Sunday, October 26, 2014

Nicaragua versus Honduras: One survived violent past, other still living in it

On the malecon in Managua
    There's nothing quite like the smell of tropical air. We got off the plane in Managua, Nicaragua last night and there it was, that delicious aroma of heat and humidity that I have come to associate with our new life in Central America.
      My partner and I are back here for our second round of Cuso International placements, having completed two-plus years in Honduras in April and eager to do it all over again in Nicaragua. On the rainy ride to our hotel last night, Managua looked much like Honduras's two big cities where we passed a lot of time during our time living and working in that country. But within minutes of starting into our city tour this morning in Managua, I was already seeing a lot of differences.
       Hugo Chavez, for instance. There's a huge monument to the late Venezuelan president on the boulevard heading into the centre of Managua, a reminder that we are in a country with strong socialist roots and a long history of bloody revolutions and uprisings. On a hilltop high above the city sits a memorial to the many campesinos who died trying to wrest Nicaragua from the control of the powerful Somoza family and their very good friends in the U.S. government. Honduras, on the other hand, is not a country prone to revolution or to much left-leaning political activity.
      The colorful malecon - waterfront walkway - that runs along huge Lake Managua is also very different from anything we saw in  the big cities (or the small ones, for that matter) in Honduras, where the concept of beautiful and accessible urban public space remains elusive. It will take time to gauge just how much support the Nicaraguan government provides for public amenities like the malecon, but it already appears to be a darn sight more than the Honduran government cares to pony up for.
Viva la revolucion. A painting of  Augusto Cesar Sandino,
the father of the Sandinista movement
     And then there are the children's playgrounds, which are for the most part large, well-maintained, and perhaps most importantly, not sealed off behind locked gates. Nor are there armed guards in anywhere near the quantity of our former homeland, or dramatic and depressing vistas in every direction of barbed wire, electric fencing and cement walls topped with broken glass that were so common in big Honduran cities like Tegucigalpa and San Pedro Sula.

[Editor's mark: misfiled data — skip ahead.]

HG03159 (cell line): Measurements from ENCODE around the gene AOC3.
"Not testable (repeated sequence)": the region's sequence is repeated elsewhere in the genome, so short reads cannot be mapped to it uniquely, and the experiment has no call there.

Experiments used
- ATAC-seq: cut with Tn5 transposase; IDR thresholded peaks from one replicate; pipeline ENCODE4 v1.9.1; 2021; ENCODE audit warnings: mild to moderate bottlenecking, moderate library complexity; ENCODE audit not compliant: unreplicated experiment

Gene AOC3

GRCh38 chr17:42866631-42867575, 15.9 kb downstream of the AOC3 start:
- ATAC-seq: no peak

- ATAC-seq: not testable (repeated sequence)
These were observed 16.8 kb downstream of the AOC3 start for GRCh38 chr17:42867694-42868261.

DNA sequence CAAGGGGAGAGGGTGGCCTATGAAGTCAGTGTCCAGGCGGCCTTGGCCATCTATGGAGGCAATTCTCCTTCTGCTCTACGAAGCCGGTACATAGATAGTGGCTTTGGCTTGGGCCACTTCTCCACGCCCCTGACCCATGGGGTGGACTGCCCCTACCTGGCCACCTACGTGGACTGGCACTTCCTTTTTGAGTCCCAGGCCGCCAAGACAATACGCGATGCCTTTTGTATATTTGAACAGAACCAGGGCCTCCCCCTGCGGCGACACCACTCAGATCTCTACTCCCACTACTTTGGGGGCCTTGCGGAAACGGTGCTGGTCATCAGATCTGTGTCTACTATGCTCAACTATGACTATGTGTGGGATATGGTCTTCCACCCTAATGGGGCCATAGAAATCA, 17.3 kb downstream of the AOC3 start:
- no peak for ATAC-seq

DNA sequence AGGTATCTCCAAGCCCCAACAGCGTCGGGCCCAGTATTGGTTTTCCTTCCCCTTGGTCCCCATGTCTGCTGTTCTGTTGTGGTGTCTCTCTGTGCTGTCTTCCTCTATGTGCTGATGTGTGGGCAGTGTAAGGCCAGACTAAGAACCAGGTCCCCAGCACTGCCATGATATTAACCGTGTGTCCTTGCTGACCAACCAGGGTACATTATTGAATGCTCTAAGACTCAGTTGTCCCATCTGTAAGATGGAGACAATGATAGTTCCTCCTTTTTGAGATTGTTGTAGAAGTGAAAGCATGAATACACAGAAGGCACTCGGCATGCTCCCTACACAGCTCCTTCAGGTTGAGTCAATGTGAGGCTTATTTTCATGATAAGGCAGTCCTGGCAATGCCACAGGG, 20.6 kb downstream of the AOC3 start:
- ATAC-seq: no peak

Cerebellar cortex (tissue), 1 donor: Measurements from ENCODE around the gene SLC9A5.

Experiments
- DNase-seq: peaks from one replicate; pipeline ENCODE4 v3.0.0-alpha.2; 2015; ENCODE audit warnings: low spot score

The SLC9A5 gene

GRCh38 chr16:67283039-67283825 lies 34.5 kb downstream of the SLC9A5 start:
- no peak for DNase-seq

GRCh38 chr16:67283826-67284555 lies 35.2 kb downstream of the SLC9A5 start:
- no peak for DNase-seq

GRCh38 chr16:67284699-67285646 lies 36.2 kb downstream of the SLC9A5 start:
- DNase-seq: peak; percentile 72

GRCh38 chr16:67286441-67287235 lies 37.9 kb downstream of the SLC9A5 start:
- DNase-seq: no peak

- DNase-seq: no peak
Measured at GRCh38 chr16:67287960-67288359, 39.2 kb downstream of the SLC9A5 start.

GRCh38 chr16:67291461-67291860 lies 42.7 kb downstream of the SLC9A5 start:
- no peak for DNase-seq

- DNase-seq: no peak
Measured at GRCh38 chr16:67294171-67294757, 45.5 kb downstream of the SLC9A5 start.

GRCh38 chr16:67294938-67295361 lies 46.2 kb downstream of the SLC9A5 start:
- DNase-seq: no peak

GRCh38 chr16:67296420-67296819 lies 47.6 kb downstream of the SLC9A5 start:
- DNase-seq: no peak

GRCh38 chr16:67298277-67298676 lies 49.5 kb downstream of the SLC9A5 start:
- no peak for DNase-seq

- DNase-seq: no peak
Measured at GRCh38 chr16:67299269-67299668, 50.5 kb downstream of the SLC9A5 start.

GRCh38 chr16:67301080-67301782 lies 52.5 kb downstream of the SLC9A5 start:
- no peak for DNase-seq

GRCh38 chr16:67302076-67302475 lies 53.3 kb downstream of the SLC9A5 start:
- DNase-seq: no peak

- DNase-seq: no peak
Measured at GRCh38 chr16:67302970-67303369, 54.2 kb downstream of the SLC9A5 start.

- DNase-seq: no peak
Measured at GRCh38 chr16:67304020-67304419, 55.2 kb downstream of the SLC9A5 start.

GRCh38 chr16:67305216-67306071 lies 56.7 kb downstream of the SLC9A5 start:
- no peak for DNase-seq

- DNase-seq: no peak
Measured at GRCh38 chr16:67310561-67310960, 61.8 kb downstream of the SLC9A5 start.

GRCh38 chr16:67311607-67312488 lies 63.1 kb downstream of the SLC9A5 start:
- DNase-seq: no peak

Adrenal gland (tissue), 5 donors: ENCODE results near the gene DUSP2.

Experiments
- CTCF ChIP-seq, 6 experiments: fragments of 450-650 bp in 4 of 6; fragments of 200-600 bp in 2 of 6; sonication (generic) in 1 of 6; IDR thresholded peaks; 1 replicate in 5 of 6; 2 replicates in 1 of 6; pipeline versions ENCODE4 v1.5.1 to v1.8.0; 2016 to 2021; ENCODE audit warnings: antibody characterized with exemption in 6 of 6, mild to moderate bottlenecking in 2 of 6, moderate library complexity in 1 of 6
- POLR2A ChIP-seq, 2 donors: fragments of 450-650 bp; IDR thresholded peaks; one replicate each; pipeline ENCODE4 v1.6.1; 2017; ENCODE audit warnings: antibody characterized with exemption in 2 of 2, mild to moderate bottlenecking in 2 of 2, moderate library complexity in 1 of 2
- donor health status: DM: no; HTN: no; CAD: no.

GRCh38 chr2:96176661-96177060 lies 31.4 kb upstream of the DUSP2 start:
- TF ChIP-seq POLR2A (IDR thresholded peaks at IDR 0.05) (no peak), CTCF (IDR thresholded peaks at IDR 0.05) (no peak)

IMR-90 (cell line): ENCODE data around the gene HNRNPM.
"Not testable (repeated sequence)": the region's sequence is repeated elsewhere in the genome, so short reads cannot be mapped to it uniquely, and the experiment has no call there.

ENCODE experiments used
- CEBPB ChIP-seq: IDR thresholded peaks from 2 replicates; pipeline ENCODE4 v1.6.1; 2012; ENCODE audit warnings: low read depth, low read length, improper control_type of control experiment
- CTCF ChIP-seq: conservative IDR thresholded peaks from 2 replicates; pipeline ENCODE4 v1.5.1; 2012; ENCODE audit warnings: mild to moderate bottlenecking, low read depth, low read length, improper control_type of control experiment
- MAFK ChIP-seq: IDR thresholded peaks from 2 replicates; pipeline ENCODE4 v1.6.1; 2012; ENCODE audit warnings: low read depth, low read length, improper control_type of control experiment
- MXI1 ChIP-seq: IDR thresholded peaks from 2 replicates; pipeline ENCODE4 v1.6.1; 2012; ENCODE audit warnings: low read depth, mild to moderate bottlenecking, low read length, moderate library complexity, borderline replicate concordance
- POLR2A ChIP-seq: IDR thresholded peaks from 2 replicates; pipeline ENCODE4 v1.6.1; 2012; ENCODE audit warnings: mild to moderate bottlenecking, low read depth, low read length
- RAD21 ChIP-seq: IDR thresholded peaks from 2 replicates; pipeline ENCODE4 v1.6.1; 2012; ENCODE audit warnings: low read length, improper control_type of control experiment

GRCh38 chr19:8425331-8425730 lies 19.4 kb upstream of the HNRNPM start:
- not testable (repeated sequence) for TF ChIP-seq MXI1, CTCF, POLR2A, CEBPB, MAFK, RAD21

Honduras has the highest murder rate in the world, which came in at around 85 per 100,000 people in each of the two years we were there. Nicaragua's murder rate is 11 per 100,000. That is one heck of a difference for two small countries that share a border, a language and so many cultural attributes.
       I don't know how Nicaragua and Honduras ended up with such differences in their cultures around violence and crime, but even just the act of fearlessly pulling my camera out in one of the big public squares we visited today - and carrying it around boldly! In my hand! - was something I never felt safe to do when we were in Honduran cities.
    This is not to suggest that everything is rosy here. Today we passed a scratchy little collection of "houses" made out of cardboard, corrugated tin and duct tape that was poorer than anything I saw in Honduras. In the 2014 United Nations ranking of countries based on human development, Nicaragua ranks 132nd out of 187 countries, behind Honduras. It will take time to grasp what the big problems are here, but I have little doubt that they will be significant.
     For now, I'll just take Nicaragua at face value: Pleasant, warm, and friendly, with way less guns or horrific news stories detailing a constant stream of assassinations and vendetta killings. I know a lot of hondurenos who are dreaming of the day when all that can be said about their country, too. 

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